As for me not holding U.S. citizenship, yes, that does shape how I am active where I am living. My stay here is for years not for weeks, however, so I do feel justified in getting involved in some ways -- living in this political culture shapes my experience just like it shapes the experience of anyone else living here over a period of years, which seems to me grounds enough for participation on my part.

Apart from that, I don't really see citizenship as relevant to this question -- I've learned a lot from Churchill, particularly his book A Little Matter of Genocide; I know that his work is held in high regard by some of the folks I've worked with who are active in the Aboriginal community in the city I came from, and they would be keen to defend him; exactly the same process of the right wing demonizing radical academics (particularly those who are non-white) happens in Canada too, as with Sunera Thobani; and the fact that his underlying analysis is correct even if I disagree with some of what he says and how he has defended it -- those are all reasons why if I can do a little to support him, I will.

It's not a matter of preaching to Americans from some supposed "better" place; it's a matter of seeing all of our struggles as being interconnected.

Timmer said...

Scott,

Glad you came over to mine for a visit. Your demeanor, clarity of thought, patience and personal class are evident in your commentary - all of which I appreciate.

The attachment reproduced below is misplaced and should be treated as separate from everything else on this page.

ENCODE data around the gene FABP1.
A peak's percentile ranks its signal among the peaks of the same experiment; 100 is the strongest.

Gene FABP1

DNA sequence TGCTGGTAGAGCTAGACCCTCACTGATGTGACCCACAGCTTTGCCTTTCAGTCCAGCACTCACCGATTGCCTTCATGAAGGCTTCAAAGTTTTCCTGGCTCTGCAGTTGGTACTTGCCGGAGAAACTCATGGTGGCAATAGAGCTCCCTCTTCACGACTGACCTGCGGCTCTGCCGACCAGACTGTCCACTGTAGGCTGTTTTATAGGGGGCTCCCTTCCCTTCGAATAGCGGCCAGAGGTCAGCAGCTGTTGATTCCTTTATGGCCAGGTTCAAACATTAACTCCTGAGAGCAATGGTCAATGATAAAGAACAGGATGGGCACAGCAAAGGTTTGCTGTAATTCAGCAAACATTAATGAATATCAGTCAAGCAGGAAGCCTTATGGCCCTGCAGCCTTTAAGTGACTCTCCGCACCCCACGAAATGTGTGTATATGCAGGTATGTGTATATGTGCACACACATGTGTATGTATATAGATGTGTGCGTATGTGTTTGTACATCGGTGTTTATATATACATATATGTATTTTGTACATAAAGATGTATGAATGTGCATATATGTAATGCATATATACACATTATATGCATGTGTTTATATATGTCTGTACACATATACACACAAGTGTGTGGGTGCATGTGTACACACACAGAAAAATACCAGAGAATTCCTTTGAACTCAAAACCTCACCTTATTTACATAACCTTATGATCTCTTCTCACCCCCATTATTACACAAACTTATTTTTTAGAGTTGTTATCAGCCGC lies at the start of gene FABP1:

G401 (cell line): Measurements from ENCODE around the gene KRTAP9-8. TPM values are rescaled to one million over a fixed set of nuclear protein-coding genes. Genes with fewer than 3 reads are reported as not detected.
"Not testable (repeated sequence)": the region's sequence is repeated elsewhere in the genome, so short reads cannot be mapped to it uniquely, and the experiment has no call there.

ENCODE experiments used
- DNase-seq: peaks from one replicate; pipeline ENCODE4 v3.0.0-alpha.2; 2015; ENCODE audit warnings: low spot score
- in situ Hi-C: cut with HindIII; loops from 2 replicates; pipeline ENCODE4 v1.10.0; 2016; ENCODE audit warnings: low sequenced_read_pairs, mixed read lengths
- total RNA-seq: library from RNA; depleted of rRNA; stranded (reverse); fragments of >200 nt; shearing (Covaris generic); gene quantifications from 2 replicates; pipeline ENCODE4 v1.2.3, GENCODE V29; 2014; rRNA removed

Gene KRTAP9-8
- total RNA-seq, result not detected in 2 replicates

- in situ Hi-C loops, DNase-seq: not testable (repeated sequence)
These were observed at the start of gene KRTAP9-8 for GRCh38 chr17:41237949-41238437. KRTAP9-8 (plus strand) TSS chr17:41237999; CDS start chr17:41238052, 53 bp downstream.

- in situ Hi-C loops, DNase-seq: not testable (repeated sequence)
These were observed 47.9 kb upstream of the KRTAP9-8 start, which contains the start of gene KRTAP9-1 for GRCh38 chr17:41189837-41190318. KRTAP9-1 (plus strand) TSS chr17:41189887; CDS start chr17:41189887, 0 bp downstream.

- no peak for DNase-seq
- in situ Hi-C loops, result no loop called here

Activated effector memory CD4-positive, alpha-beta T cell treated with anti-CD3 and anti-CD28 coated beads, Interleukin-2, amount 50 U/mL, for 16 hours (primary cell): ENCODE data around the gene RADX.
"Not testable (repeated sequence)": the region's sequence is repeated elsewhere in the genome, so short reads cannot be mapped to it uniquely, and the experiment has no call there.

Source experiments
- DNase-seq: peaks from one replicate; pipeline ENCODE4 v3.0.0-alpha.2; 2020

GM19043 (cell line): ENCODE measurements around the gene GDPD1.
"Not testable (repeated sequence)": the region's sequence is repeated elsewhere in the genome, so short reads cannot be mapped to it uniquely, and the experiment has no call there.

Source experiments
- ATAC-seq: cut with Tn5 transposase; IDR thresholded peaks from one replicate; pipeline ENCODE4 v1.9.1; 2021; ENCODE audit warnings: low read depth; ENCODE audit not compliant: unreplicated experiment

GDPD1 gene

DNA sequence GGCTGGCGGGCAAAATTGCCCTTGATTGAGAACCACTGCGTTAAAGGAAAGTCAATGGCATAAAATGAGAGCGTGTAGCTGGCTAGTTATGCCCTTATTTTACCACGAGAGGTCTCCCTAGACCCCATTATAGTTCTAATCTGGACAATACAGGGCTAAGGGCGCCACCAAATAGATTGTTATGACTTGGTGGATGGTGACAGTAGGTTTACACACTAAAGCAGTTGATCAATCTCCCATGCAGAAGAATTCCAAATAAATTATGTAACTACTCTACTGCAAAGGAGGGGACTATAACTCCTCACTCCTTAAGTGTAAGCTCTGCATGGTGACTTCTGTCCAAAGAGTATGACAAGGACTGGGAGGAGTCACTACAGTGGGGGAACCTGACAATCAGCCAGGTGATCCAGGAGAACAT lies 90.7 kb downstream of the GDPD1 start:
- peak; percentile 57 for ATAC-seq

I confess that you may be right about my view of Canada - I haven't visited for several years and am surely influenced by the buffoon Michael Moore's "wannabe Canadian" rantings and the ridiculous liberal emmigration movement.

This does not mean that I am letting you off the hook completely, but I must give credit where it is due.

I read both essays that you recommended (Jensen and Albert) and found them interesting reads, to be sure. In spite of my (not surprising) disagreements with these men, I was pleased to see that they did not give Mr. Churchill a free pass on all he has said and done. I certainly agree with both in saying that he (Churchill) has the right to free speech, but his essay in question could have been written much better and held little evident regard for any of the victims of 9-11.